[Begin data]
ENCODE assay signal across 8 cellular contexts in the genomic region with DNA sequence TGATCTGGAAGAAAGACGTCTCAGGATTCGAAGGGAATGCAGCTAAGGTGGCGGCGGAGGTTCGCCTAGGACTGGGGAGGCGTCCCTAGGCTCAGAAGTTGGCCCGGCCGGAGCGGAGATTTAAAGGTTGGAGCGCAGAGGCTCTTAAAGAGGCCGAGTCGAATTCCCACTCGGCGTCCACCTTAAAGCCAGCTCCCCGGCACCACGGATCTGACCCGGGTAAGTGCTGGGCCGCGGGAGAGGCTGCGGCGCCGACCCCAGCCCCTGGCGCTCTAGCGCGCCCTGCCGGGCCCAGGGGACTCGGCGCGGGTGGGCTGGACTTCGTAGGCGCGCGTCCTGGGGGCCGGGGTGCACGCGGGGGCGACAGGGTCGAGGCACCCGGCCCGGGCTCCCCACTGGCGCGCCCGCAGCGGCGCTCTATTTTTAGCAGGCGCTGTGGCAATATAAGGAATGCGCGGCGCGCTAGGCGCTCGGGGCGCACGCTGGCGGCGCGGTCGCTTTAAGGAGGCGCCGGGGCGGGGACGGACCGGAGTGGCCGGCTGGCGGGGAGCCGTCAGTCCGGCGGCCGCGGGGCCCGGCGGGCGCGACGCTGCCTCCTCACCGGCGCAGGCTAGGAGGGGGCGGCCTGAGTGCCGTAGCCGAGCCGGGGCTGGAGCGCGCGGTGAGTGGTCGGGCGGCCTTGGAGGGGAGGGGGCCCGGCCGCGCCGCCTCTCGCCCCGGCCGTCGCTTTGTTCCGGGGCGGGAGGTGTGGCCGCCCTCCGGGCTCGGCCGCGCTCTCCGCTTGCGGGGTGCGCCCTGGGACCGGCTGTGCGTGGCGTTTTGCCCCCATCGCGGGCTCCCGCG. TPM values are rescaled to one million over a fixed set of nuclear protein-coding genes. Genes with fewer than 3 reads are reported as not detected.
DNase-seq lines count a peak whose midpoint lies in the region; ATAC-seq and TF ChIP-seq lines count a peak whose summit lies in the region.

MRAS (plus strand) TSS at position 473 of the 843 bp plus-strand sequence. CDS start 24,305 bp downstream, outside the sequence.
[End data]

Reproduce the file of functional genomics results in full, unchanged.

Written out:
ENCODE assay signal across 8 cellular contexts in the genomic region with DNA sequence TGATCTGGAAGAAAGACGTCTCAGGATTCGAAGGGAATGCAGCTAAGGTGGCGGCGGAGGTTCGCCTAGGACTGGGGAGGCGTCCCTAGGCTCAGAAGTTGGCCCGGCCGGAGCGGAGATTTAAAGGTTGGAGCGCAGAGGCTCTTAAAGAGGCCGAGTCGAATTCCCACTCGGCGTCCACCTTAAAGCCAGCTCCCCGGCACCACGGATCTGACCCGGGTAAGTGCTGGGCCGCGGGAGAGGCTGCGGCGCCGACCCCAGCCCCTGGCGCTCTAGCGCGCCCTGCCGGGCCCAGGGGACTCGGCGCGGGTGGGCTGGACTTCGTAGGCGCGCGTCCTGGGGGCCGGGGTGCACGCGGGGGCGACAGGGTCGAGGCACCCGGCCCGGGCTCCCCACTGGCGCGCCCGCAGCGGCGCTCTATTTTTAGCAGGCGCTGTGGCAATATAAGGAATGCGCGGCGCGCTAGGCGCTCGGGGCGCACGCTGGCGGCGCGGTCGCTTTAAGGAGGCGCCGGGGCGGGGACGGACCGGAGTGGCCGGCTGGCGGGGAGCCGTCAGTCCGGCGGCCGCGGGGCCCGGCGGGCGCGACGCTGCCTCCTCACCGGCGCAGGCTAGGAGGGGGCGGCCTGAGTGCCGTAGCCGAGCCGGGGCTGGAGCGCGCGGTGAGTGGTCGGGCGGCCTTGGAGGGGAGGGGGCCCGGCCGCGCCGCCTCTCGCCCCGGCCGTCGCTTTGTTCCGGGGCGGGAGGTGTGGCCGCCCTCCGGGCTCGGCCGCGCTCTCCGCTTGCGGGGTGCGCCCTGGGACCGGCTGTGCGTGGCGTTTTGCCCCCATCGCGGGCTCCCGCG. TPM values are rescaled to one million over a fixed set of nuclear protein-coding genes. Genes with fewer than 3 reads are reported as not detected.
DNase-seq lines count a peak whose midpoint lies in the region; ATAC-seq and TF ChIP-seq lines count a peak whose summit lies in the region.

MRAS (plus strand) TSS at position 473 of the 843 bp plus-strand sequence. CDS start 24,305 bp downstream, outside the sequence.